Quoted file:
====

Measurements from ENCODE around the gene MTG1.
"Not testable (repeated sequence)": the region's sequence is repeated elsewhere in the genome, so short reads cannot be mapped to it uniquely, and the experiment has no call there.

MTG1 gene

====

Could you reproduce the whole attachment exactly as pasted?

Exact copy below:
Measurements from ENCODE around the gene MTG1.
"Not testable (repeated sequence)": the region's sequence is repeated elsewhere in the genome, so short reads cannot be mapped to it uniquely, and the experiment has no call there.

MTG1 gene